Soaker or otelert is a bottomfish resembling the Terran halibut. The name comes from ot- (thing that does) and elet (to soak, to get wet). As a flatfish, it has both eyes on one side of its head, and spends much of its time lying on the bottom. Usually the top side is mottled gray while the bottom side is white, providing camouflage from above and below; but pure white fish are not rare. Soakers spawn in deep water during winter, with peaks in the middles of Yushimev and Marimev. Females can lay several million eggs per year! Males typically mature around 7-8 years, living about 30 years; females mature around 10-12 years, living about 40 years.
They are enormous, growing over 8 feet long and weighing over 700 pounds. Typical size is several hundred pounds; "small" for a soaker is less than a hundred. They are the largest of all flatfish and among the largest saltwater fish. This makes them a staple food for many sea monsters; seals, salt mink, and other fish will eat young ones. Soakers are very opportunistic feeders who will eat just about anything that fits into their mouth including cod, salmon, the fry of soldierfish and weed-eaters, crabs, shrimp, seal pups, carrion, and garbage. They are not terribly picky about water quality either.
The soaker is not a hobbyist's fish, but relies on the skill and strength of dedicated fishers. It is quite risky to go out on the sound in big canoes, due to the presence of sea monsters; but it's possible to haul in a massive amount of meat very quickly, so people may consider it worthwhile. On a good day the sea monsters will fill up on soakers and leave the fishers alone. Major hunting trips for soaker are usually organized in years when the salmon run and/or shagback hunting has been poor, or there is some other need to stock up in a hurry. They can be caught individually with hook and pole -- remember, one fish can equal a successful hunt! -- but are more often caught with long trot-lines that have many hooks. Trot-lines are set out for 2-20 hours before retrieval.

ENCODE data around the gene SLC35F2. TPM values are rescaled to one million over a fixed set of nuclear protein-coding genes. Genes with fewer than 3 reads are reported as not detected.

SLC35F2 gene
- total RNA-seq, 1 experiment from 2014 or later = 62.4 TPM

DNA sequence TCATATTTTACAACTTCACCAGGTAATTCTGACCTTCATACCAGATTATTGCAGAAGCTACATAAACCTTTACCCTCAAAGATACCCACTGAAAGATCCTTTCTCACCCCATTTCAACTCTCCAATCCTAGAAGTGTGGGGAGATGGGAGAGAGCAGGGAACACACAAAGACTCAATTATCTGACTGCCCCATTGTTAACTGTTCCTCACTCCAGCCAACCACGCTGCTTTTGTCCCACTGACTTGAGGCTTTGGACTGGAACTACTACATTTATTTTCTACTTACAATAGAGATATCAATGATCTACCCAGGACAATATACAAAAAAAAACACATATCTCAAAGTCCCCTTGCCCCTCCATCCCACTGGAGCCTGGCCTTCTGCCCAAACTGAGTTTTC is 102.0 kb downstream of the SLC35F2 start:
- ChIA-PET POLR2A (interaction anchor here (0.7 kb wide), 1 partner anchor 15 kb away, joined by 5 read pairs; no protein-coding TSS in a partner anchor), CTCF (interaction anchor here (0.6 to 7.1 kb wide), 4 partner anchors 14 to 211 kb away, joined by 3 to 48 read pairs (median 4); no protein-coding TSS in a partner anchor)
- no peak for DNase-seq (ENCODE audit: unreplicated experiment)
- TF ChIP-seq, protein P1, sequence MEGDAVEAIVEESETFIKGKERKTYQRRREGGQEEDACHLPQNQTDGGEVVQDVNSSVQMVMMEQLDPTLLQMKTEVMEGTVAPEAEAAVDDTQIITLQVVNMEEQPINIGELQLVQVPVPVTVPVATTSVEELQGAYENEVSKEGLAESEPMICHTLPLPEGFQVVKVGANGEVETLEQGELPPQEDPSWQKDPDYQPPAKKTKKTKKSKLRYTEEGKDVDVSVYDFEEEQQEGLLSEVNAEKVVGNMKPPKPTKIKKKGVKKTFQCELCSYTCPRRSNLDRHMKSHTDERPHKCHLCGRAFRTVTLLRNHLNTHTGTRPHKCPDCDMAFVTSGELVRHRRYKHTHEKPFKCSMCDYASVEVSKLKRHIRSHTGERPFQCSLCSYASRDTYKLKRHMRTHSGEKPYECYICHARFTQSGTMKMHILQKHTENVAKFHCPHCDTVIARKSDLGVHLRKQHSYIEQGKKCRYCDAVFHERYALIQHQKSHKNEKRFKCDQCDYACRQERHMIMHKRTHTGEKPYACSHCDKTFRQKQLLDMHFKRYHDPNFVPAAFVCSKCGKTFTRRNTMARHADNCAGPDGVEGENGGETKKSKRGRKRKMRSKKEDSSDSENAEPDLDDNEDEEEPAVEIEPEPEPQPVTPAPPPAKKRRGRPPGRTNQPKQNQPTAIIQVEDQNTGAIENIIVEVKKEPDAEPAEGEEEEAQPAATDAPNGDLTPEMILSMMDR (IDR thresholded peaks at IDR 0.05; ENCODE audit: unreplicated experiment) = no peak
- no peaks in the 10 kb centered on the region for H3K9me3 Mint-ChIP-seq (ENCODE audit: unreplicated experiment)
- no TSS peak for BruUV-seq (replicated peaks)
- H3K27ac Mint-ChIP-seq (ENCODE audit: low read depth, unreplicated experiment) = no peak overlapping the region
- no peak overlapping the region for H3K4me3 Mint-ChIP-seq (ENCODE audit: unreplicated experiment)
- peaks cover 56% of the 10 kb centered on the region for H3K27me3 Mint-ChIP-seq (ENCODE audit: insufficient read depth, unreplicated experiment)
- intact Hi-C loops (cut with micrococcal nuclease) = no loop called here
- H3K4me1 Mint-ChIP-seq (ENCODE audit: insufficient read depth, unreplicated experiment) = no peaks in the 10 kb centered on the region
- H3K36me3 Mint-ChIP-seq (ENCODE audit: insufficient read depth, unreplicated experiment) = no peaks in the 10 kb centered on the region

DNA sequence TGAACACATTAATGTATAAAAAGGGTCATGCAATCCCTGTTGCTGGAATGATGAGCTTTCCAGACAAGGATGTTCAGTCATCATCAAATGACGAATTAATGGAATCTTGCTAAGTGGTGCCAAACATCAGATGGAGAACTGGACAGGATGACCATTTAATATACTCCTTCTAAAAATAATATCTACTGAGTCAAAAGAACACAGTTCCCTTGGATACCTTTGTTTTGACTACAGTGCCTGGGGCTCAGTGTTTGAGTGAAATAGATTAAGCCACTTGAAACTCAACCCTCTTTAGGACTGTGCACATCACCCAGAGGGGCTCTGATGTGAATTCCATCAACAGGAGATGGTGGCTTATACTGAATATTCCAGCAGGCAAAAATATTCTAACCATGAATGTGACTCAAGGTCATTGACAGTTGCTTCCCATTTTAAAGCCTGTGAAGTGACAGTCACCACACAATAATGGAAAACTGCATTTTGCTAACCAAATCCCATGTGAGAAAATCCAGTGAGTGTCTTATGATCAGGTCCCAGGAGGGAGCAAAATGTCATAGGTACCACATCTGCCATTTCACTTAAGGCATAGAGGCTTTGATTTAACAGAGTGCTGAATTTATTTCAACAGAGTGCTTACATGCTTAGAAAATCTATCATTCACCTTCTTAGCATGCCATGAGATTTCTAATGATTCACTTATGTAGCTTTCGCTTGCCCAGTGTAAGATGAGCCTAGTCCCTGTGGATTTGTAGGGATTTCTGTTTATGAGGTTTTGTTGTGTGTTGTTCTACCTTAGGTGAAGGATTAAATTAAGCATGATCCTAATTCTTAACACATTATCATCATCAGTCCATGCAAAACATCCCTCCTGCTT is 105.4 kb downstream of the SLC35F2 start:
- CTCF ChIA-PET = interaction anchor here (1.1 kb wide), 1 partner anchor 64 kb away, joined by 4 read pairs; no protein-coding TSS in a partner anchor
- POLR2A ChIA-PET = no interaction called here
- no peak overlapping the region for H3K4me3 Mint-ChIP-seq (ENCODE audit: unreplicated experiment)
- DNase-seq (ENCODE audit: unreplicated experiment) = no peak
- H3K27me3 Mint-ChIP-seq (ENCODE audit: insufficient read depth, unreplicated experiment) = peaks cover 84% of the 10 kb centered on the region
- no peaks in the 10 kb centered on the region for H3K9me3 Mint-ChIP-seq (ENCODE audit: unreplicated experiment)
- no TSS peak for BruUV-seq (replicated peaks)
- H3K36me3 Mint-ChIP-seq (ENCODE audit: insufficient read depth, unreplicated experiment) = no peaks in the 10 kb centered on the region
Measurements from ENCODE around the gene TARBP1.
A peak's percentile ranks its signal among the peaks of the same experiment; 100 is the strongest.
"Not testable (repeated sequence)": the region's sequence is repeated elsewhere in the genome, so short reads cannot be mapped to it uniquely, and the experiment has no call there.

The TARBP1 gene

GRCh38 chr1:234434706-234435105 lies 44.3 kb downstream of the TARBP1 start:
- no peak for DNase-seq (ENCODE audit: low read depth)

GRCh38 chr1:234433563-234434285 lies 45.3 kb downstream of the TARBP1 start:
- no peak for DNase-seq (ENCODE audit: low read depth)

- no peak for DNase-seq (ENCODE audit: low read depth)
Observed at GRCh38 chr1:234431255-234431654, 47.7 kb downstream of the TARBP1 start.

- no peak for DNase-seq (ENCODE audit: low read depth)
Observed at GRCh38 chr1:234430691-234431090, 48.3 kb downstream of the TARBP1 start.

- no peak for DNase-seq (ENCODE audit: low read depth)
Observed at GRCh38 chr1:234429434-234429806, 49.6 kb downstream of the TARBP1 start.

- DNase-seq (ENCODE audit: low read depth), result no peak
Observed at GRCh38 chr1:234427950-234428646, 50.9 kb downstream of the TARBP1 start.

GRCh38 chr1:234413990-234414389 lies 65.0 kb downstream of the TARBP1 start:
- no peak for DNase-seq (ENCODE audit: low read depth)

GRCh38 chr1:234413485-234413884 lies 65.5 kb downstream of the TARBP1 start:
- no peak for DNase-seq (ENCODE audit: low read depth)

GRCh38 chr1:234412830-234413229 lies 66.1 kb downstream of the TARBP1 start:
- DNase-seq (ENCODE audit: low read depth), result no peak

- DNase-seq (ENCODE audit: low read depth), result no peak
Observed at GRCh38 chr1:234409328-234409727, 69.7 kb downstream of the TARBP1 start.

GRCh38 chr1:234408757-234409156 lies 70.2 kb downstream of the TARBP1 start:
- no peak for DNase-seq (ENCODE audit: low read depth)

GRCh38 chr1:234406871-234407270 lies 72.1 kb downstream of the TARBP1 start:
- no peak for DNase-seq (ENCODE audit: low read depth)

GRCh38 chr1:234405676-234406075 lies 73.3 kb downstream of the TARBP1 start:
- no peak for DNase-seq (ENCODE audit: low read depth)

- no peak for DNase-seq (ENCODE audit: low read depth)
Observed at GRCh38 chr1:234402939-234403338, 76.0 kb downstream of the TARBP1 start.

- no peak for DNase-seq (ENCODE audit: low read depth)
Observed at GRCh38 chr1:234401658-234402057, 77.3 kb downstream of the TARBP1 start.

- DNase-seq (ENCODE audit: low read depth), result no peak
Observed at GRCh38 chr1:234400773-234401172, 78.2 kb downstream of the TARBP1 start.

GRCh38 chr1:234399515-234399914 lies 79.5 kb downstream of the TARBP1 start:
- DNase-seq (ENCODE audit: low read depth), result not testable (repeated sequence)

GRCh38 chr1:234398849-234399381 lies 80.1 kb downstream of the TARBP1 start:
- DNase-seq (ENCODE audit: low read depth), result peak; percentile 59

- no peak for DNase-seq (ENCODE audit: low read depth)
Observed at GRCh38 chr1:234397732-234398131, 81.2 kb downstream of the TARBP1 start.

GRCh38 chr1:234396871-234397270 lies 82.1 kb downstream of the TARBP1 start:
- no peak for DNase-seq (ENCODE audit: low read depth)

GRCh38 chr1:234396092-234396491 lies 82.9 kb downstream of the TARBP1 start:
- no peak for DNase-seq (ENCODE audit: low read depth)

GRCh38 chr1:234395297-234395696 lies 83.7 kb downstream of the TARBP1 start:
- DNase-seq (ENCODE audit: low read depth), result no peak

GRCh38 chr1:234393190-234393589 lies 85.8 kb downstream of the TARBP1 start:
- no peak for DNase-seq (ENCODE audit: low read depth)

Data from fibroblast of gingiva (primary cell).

These fish are valued for their delicate sweet flavor. They yield vast quantities of pure white meat that is firm and flaky. A superb source of high-quality protein and minerals, it contains very little sodium, fat, or calories. The meat is also easy to separate from the bones. Versatile in cooking, it may be baked, broiled, pan-fried, deep-fried, or barbecued over a fire. Because the meat is so low in fat, Northern cooks often add oil, lard, butter, etc. while cooking it. In spawning season, the eggs are also edible; some people like them raw.
Unique among the fish regularly consumed by Northerners, soaker is classified as "big game." It yields about as much meat as a full-grown shagback! It is so large that it gets butchered into multiple cuts, just like other big game. Near the tail lies a dense area of muscle that yields about a dozen thick steaks. The sides are filleted into four large sections called fletches. Finally, the head provides small roundish "cheeks," exceptionally sweet meat that is a prized delicacy. Customarily the fisher gets one cheek to eat, and awards the other to someone else held in high esteem (or good hope). The rest of even an average-sized soaker is enough for a substantial feast. "Small" soakers are often handled more simply, removing a top and bottom fillet that are smoked whole.
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Fish of the North: Rockfish: Several species of rockfish form a pleasant accent to the Northern diet.
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Fish of the North: Whiskerfish: Whiskerfish are among the North's more unusual and interesting aquatic life.